A robust food safety program and SQF certification will reduce the likelihood of product issues, but quality-focused manufacturers go a step further to protect pet parents’ and pets’ health and safety in the event of recall.
Although the possibility of a recall might not be on your mind until after your product has been manufactured, recall preparedness should be considered early as it runs along the entire supply chain. That’s why recalls should be top of mind when vetting suppliers as well as when selecting your pet food manufacturer.
The question of recall history should be among the first posed to a potential manufacturing partner. If a Class I or Class II recall has occurred, it’s better to have this information as early as possible. If the manufacturer has had a Class III recall or market withdrawal event, you can ask about how they’ve adapted their procedures since the incident. But even in the case of a spotless record, you want to ensure that your manufacturing partner’s processes and systems protect you and your customers moving forward.
In this blog, we discuss key areas of recall preparedness for pet food manufacturers – responsibilities, best practices and what to look for in a quality-focused manufacturing partner.
Per industry standard, pet food manufacturers should be performing a mock recall at least every six months. Why is it important that this is done regularly? A mock recall ensures that the manufacturer’s food safety program and traceability systems are functioning correctly should an actual recall be initiated.
For instance, during a mock recall exercise related to an adulterated ingredient, the manufacturer should go through the steps of an actual recall, identifying the ingredient lot and affected finished product lots and producing a list of product SKUs, pallet tag numbers and shipping destinations.
This sounds like a comprehensive check, but as a customer, it is wise to learn more about the manufacturer’s mock recall standards. As industry best practices, rules and regulations often change, it is worthwhile to ask how often standard mock recall exercises are reevaluated. What separates a successful mock recall from an unsuccessful one? And most importantly, if issues are noted during the execution of a mock recall, are corrective actions implemented to bring the facility into compliance? The answers to these questions will help differentiate between manufacturers who view mock recalls as a box to be checked and those who use them as a valuable tool in fortifying the integrity of their processes.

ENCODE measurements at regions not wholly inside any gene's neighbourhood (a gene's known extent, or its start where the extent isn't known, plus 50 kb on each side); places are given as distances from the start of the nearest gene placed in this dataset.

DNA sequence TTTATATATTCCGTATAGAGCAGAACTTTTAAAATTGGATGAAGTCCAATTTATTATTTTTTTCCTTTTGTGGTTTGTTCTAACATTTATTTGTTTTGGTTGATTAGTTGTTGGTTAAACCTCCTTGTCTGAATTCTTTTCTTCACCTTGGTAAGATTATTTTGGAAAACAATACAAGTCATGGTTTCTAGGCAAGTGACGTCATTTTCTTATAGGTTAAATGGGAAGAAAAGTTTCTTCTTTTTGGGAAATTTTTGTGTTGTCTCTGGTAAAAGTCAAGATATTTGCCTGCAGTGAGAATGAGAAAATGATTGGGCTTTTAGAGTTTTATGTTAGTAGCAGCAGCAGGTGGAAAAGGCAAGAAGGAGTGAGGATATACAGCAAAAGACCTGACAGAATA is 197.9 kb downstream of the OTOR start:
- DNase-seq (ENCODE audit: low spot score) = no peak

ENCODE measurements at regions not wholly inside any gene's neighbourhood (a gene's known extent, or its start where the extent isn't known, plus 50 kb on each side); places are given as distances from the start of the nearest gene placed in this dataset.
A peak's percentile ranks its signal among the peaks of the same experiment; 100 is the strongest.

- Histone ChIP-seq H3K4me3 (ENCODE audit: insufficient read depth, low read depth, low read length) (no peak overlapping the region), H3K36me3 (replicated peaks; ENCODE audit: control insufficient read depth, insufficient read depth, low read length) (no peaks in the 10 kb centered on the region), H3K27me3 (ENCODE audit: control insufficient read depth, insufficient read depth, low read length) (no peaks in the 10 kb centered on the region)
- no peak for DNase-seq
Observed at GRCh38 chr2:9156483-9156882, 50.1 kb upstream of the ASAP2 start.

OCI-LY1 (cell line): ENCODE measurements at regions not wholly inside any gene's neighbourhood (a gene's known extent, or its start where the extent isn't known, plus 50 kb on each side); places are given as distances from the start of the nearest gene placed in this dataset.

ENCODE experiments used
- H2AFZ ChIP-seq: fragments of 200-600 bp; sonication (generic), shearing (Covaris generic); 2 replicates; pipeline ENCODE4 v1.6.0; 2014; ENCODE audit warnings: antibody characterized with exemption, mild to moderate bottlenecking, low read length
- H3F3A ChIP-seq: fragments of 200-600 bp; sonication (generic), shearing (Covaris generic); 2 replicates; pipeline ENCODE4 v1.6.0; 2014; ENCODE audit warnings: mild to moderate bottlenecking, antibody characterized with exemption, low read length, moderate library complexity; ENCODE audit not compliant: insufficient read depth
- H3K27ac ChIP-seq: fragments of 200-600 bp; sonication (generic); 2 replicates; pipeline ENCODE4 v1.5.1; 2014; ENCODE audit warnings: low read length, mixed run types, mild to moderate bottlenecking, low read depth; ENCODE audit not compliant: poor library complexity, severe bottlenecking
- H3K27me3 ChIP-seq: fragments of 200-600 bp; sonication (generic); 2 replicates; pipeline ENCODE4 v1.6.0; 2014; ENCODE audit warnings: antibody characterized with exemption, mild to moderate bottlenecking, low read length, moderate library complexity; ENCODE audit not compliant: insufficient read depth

A pet food recall involves several moving parts and a step-by-step procedure that must be carried out swiftly. The effectiveness of a recall largely depends on the systems in place to ensure its execution as well as the knowledge of those carrying out the recall. What can you do to gauge whether a manufacturer is truly prepared for a recall, or just claims to be?
Per the FDA’s Food Safety Modernization Act (FSMA) Preventive Controls for Animal Food Rule, if a manufacturer has identified a hazard that needs preventive control, then a recall plan is required. Before partnering with a pet food manufacturer, we recommend asking about the company’s written recall plan and its components. The plan should outline not only the steps involved but also the roles and responsibilities of those at the company to carry out the recall. For example, it should designate a recall coordinator and recall team, along with backups for each individual. In addition to the step-by-step procedures to be followed during a recall, it should detail the training and the traceability exercises that will be used to get the team and facility primed for an actual recall. Finally, contact information for all team members, customer(s), regulatory agencies, legal counsel and expert advisors should be present and up-to-date. If the pet food manufacturer has a current and comprehensive recall plan, that is a good sign that they understand what’s needed to be compliant and put pet parents and pet safety first no matter the circumstances.
Quality and food safety are two terms you are bound to hear when interviewing pet food manufacturers. Of course, maintaining a robust food safety program and SQF certification will reduce the likelihood of product issues. But as unpopular a word as it is might be, recalls are also a part of protecting customers when the first line of defense fails. Manufacturers bear significant responsibility in safeguarding the health and safety of pets and pet parents – hold them to it.
— David Nyachuba, PhD, Corporate Director of Food Safety, American Nutrition